United States of America, Plaintiff-appellee, v. Charles A. Hunter, Defendant-appellant, 471 F.2d 6 (9th Cir. 1972)Annotate this Case
Martin Levine (argued), John K. Van de Kamp, Federal Public Defender, Los Angeles, Cal., for defendant-appellant.
Barbara Meiers, Asst. U. S. Atty. (argued), Eric A. Nobles, Asst. U. S. Atty., William D. Keller, U. S. Atty., Los Angeles, Cal., for plaintiff-appellee.
Before MERRILL, KOELSCH and KILKENNY, Circuit Judges.
This appeal is from conviction of mail theft. The question presented is whether the mail, which was the subject of the theft, should have been suppressed as the product of an unlawful search and seizure.
Appellant was a passenger in a car, stopped for making an illegal change of lane. Under these circumstances an investigative stop was perfectly proper. See United States v. Smith, 441 F.2d 539 (9th Cir. 1971).
Appellant and the driver were told to get out of the car and were then subjected to a pat-down search. Appellant makes much of the contended illegality of this procedure, but it produced nothing.
When the driver claimed ownership of the car and a check of the vehicle registration disclosed that he was not, an officer asked appellant to identify himself and to confirm the identity of the driver. This was wholly reasonable. United States v. Smith, supra.
Appellant gave his name and address. When asked whether he had any identifying documents, appellant first stated that he had none. Upon urging to show anything with his name on it, he produced a letter (the mail in question) which he stated was addressed to his wife. Appellant contends that this constituted an illegal search since he was not warned that he need not produce anything. He relies on Bustamonte v. Schneckloth, 448 F.2d 699 (9th Cir. 1971), cert. granted, 405 U.S. 953, 92 S. Ct. 1168, 31 L. Ed. 2d 230 (1972), and Cipres v. United States, 343 F.2d 95 (9th Cir. 1965), cert. denied, 385 U.S. 826, 87 S. Ct. 58, 17 L. Ed. 2d 62 (1966).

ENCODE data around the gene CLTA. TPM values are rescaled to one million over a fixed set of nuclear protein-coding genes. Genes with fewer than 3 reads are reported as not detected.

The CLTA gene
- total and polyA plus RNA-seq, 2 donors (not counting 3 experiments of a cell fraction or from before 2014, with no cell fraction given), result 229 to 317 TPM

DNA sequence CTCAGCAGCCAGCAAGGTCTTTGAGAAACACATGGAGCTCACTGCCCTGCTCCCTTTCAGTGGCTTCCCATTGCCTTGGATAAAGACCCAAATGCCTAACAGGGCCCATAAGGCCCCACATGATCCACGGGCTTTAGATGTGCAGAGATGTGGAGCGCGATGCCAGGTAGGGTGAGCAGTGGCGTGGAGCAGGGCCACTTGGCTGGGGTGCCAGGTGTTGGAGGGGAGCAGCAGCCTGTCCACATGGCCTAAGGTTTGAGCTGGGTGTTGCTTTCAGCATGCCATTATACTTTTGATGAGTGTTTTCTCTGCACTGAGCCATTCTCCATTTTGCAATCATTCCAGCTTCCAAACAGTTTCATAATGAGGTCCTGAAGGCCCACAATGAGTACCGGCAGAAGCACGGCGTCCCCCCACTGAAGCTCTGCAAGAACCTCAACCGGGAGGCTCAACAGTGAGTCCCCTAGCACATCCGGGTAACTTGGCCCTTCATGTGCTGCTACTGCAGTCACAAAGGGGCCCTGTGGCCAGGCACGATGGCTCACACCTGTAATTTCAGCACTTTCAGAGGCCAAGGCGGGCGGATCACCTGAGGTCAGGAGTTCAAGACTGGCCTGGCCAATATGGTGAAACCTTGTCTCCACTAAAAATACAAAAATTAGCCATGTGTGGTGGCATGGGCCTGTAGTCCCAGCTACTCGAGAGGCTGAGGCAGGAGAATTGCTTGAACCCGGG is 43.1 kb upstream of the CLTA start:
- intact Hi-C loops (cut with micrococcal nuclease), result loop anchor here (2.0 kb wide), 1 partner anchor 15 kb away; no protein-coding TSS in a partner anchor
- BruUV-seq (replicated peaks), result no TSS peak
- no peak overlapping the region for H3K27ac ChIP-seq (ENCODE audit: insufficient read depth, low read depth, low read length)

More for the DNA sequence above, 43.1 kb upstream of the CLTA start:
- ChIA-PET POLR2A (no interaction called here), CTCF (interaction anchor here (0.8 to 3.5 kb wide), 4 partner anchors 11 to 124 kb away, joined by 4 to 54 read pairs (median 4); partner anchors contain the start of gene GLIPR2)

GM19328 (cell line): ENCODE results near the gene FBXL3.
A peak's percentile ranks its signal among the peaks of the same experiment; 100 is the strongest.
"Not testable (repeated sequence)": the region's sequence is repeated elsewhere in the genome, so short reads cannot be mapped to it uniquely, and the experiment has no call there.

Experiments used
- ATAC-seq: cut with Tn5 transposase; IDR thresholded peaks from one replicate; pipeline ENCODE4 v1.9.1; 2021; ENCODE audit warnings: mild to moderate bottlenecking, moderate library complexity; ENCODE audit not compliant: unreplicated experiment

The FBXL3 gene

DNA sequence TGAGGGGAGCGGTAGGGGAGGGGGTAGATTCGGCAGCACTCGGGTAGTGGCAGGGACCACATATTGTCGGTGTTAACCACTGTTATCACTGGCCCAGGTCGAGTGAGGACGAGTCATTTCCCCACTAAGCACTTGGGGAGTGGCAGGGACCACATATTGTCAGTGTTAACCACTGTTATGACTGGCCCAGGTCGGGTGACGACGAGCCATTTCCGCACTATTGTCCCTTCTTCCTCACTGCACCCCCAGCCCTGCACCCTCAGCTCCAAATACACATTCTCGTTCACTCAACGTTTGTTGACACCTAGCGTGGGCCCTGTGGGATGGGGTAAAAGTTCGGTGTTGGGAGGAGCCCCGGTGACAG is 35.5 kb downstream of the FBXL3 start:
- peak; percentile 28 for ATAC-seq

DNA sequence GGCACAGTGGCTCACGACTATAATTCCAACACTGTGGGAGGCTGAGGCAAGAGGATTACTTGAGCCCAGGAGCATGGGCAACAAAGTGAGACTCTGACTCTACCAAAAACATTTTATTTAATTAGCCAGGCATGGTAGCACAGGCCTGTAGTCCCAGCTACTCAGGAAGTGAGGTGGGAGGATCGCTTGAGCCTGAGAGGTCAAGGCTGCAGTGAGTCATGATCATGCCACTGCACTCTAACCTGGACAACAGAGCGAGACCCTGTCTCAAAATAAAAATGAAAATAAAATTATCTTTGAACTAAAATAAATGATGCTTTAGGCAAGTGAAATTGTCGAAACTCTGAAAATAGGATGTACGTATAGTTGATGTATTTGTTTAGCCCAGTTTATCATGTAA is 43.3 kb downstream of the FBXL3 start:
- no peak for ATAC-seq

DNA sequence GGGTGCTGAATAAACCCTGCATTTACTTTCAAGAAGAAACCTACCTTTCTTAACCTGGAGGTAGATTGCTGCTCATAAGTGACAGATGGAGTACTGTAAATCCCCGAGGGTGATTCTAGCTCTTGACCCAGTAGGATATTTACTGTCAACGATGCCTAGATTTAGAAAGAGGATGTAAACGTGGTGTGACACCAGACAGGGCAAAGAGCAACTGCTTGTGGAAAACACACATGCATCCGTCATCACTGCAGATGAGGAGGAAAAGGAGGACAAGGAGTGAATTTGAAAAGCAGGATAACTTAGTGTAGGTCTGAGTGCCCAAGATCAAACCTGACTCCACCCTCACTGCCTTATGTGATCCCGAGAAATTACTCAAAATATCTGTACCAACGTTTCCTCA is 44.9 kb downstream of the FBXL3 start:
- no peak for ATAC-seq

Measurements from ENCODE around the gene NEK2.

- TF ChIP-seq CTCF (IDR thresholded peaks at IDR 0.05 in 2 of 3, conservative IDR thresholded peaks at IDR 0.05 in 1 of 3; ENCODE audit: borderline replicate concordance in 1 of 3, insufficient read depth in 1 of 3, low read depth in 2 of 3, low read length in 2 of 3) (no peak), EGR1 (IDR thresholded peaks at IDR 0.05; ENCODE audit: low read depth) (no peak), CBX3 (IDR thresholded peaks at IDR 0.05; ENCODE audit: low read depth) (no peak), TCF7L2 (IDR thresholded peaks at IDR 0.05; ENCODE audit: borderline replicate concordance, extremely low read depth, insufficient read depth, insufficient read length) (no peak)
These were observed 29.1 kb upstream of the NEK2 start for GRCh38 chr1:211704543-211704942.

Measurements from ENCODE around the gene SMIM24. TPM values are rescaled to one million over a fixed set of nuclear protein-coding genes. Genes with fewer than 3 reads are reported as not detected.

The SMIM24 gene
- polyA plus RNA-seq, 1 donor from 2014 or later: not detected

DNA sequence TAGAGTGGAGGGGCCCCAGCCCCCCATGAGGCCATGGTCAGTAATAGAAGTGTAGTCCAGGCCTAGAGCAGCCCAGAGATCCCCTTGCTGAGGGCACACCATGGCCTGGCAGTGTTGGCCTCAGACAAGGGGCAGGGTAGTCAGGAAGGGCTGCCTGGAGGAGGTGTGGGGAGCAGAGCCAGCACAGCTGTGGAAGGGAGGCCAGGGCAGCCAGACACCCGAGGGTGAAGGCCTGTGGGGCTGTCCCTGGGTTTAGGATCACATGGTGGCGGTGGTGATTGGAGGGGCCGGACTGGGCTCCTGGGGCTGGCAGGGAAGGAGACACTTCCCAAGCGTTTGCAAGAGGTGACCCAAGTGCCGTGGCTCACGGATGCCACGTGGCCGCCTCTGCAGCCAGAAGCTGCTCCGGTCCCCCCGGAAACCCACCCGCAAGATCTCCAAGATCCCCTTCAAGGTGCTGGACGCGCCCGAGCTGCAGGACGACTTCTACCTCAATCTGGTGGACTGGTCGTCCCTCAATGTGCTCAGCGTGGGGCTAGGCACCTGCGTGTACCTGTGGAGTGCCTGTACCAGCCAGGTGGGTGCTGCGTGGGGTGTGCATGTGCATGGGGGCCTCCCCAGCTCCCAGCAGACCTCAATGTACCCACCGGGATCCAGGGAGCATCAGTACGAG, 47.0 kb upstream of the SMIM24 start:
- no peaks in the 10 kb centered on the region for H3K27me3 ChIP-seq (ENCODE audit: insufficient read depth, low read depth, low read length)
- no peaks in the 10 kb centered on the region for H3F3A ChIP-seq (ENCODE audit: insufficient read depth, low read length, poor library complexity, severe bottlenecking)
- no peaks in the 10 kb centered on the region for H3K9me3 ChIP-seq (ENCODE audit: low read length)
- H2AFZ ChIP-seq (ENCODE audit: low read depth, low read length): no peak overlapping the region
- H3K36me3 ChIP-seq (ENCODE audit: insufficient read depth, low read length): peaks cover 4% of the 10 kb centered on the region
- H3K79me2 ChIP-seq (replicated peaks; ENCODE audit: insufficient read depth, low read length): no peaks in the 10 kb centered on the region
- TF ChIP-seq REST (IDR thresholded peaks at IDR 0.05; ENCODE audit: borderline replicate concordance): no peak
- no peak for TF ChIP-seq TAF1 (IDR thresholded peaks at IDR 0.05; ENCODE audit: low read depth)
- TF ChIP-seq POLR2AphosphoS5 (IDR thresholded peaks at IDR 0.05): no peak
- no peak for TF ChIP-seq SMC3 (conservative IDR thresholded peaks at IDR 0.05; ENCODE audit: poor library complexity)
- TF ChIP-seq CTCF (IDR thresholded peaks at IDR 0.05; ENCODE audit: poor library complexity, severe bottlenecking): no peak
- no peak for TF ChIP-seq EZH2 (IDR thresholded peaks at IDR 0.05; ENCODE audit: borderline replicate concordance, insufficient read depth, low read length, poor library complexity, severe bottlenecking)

We cannot agree. Under the circumstances it was not unreasonable to seek to establish appellant's identity. When such is the case it is not unreasonable to ask for corroborating documents. Such a request is not a request for consent to a search. It does not seek an emptying of the pockets. Its purpose is not to ascertain proof of crime, but of identity - a fact the officers were justified in seeking to establish.
The officer's suspicions were aroused when, upon looking at the letter, he found the name and address to be different from those appellant had given for himself. With the apparent willing cooperation of the appellant, the officer set out to ascertain the truth. Appellant has complaints of the manner in which this subsequent investigation was carried out and questions are raised as to whether he was in custody and, if so, whether there was probable cause to arrest him. The investigation, however, produced no excludable evidence. It accomplished nothing except to increase the state of suspicion. It was an eventual (and inevitable) check with the addressee that disclosed that appellant's possession of the mail (a government check) was unauthorized.
Appellant complains that at the time of the seizure of the check (upon its first production to the officer) there was no justification for seizure. It may be that it was seized too soon, but appellant was not prejudiced merely because the police retained the check while determining whether or not it was stolen as opposed to returning it to appellant during the investigation.